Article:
• Corinna Springer
"It’s not just about design; it’s also about a message, about the direction someone’s looking to go in."


Corinna Springer owns the Nouveau PR agency in New York. After studying French literature and art, she fell into the fashion world in 1996, drawn by its creativity. In 1999, she started working at the Paris PR firm Totem, which counted among its clients the Dutch designers Niels Klavers, Keupr/van Bentm, Melanie Rozema and Jeroen Teunissen. Springer often works with new designers. When she started her own PR agency in 2007, her first customers included Rad Hourani, Odilon and A.F. Vandevorst. “Branding is more important today than ever,” she says.


What was your impression of the level of the Lichting participants? “For bachelor’s students, it was good. I did see a lot of differences between the various academies. With one, there’d be a focus on the approach to textiles, and the next one would be mostly conceptual. I had a sense that the lecturers exerted a lot of influence. [For instance,] the panel heard somebody say, “The teacher said that wouldn’t be the right way to do it and I should do it in a different way.” Of course, that can be a positive thing, too.”


Was there one collection that jumped out at you during the portfolio presentations? “I loved Ilona Putkaradze’s collection with the braids and sculptural tops. She did a wonderful job of presenting herself, and her collection stood out because it was so beautifully edited. It made sense. One thing I liked was that there was only one reference – a Cubist image. The result was perfect and elegant, although the accessories were a little weird.”


Beginning designers come to you for advice. When they introduce themselves, what do you pay attention to? “If I’m thinking about working with them, then I look for creativity, innovation, and the commercial side – that has to be there if they’re going to survive. But the most important thing is: How do they brand themselves?”


Do you get the idea that students know how to do that? “No, the students who took part in Lichting weren’t ready for that yet. But branding today is more important than ever if a label’s going to survive. It’s not just about design; it’s also about a message, about the direction someone’s looking to go in. For instance, when I started working with Raf Simons, it was immediately obvious to me that his label was about a clean, minimalist, graphic look, and that people in their 20s were the target group. I was really impressed by his clear vision, how he translated it into clothing and became so successful with it. That’s the kind of thing I look for a label.”


Does the designer’s personality play a role? “Personally, I prefer not to work with big egos. It’s fine to be shy, and as far as I’m concerned, insecurity’s not a problem either. But unfortunately, in the cruel world of fashion, and certainly in New York, it’s a big disadvantage.”

“The fashion business isn’t fair. With Nouveau PR, I want to give an opportunity to people who don’t have big mouths or pots of money but who do work hard. But the fashion system is very dominant. A designer who isn’t able to adjust well is going to have a hard time. I work within the system and help designers to become part of the fashion world. But of course, the designer always has the last word – that’s the way it is.”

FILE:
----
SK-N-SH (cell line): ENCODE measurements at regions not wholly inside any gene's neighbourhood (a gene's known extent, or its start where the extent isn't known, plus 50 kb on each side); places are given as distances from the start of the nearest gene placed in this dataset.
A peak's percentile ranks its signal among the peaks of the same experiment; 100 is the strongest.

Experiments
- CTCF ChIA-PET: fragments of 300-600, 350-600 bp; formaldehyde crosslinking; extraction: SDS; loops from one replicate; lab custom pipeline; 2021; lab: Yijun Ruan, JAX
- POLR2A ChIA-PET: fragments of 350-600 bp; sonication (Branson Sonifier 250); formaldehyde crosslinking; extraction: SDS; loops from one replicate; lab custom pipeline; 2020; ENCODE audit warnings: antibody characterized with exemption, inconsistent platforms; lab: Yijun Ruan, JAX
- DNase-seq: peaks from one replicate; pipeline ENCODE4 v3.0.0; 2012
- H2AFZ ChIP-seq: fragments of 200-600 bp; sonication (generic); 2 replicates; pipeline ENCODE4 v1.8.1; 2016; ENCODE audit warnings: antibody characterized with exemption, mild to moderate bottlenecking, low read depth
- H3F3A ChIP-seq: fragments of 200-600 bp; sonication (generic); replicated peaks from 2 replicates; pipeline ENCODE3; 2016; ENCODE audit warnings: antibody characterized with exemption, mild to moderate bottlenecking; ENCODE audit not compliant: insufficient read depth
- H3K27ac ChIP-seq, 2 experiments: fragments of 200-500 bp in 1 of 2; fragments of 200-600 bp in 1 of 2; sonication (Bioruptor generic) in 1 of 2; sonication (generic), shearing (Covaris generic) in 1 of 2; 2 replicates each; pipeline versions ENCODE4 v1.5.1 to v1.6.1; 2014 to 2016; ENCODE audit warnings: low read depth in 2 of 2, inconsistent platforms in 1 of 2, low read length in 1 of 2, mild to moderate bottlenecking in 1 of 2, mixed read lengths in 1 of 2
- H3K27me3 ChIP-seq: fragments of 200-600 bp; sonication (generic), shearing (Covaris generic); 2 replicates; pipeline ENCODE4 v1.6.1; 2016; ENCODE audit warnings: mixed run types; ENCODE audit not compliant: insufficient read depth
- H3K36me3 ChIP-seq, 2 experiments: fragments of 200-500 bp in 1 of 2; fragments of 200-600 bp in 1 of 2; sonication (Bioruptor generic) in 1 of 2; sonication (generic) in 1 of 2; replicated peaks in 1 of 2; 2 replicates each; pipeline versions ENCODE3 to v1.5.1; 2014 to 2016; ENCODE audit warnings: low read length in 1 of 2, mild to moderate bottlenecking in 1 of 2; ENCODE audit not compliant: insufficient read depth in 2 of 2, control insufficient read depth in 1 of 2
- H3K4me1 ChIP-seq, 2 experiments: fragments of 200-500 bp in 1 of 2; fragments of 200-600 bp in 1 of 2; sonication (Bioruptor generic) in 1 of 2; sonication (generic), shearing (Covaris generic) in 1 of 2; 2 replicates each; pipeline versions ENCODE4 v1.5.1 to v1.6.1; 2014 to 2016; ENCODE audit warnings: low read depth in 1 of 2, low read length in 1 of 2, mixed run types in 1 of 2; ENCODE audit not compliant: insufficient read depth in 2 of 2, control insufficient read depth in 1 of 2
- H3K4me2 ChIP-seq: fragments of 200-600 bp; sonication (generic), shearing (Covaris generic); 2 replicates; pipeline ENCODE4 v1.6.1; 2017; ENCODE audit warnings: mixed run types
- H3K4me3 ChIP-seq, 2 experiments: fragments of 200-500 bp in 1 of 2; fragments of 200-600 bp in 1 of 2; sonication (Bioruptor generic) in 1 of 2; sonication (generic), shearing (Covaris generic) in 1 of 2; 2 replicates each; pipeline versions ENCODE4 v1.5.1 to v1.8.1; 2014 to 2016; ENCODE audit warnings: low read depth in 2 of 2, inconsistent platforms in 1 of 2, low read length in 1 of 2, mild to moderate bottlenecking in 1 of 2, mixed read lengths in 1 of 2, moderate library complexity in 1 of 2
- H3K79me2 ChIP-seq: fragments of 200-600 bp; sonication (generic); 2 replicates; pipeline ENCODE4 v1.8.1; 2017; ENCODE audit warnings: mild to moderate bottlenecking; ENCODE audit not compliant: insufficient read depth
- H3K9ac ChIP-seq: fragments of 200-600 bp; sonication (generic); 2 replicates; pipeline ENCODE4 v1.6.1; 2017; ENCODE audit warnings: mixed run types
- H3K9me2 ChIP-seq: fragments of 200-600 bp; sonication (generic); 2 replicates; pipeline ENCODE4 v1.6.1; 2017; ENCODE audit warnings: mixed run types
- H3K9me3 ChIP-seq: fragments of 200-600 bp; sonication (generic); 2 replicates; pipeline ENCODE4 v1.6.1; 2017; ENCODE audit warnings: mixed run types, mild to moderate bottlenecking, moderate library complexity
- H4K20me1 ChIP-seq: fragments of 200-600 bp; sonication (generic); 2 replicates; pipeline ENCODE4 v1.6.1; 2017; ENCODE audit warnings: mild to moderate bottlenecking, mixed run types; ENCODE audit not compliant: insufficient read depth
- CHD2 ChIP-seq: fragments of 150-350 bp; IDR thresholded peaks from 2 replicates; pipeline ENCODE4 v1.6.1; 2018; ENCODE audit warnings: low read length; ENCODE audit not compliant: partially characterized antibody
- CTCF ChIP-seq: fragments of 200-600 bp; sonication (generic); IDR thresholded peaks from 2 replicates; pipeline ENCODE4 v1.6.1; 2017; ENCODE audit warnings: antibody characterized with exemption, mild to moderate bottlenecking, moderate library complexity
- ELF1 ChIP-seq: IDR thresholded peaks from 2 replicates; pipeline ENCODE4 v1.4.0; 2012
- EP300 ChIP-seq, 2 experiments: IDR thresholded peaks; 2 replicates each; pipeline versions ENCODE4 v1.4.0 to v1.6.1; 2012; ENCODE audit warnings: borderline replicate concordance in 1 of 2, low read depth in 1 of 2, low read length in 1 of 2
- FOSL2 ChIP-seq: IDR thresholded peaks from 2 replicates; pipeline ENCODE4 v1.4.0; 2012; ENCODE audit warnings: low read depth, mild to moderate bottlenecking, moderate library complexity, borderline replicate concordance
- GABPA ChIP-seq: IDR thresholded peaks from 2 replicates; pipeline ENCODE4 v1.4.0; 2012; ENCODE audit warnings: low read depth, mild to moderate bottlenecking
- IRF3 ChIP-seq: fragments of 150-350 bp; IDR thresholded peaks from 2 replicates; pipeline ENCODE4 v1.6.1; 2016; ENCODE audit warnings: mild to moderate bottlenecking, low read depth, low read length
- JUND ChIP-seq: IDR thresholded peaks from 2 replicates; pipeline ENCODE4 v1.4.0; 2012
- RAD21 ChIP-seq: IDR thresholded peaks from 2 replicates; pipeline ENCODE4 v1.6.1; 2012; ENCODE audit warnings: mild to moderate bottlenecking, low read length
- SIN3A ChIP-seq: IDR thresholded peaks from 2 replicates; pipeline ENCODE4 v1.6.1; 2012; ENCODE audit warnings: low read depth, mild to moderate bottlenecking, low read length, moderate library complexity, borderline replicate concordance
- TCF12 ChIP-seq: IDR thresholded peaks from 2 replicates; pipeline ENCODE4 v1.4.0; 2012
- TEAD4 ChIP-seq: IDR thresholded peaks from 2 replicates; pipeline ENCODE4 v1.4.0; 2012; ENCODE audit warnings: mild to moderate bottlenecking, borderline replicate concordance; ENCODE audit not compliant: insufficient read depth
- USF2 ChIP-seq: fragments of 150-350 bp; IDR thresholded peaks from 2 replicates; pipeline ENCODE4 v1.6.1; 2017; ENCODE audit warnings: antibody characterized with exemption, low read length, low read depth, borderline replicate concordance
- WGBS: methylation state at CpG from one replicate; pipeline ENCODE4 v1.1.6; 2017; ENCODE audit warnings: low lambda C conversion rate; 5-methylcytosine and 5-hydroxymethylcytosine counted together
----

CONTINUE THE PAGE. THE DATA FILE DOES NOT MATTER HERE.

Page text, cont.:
What advice do you give to designers? “A lot of the designers who come to me have just shown their first collections and want a greater level of press attention for the second. When I say, “How are your sales going? Do you have sales outlets?” they always act surprised. I look at the big picture, not just the PR aspects. So I advise them in the sales arena. I’ll often tell them to look for another [sales outlet]. Or I’ll recommend that they use different materials, but usually they don’t listen. I’m not quick to advise them to work with famous people – personally, I don’t like that – but sometimes you have to. So I’ll recommend that they only do it if there’s a match.”


What do you think about designers who get lots of press coverage but don’t sell? “These days, it takes designers a long time to make any headway. But I do work with brands that have, say, two sales outlets. Designers have websites nowadays, and they get private orders – at least, that’s very common in New York. That helps them to earn money.”


How attractive is the United States for European brands? “There’s no point giving a show – there are too many shows there during fashion week, and too many presentations on the fashion calendar. Journalists can’t cope with it all. Also, the system has a preference for homegrown designers, ones who live in New York – they get a lot of support. It’s very difficult for someone who isn’t based there to get to a higher level. On the other hand, it’s very possible to get sales outlets and build up a strong business in the United States. There’s a huge market. But you really need a lot of money to make it there.”


Does it make sense for designers to look for jobs in the United States? “Yes. Americans are hungry for talent. There are lots of recruiting offices and headhunters. But if you want to work here, you need to have a corporate mindset and be able to follow directions. The industry is really not about creativity. That’s Paris or London. In America, sportswear is huge. When I opened my agency in 2007, I wanted to show that there was more than sportswear. Yes, I brand myself too. And things are going well.”


By Georgette Koning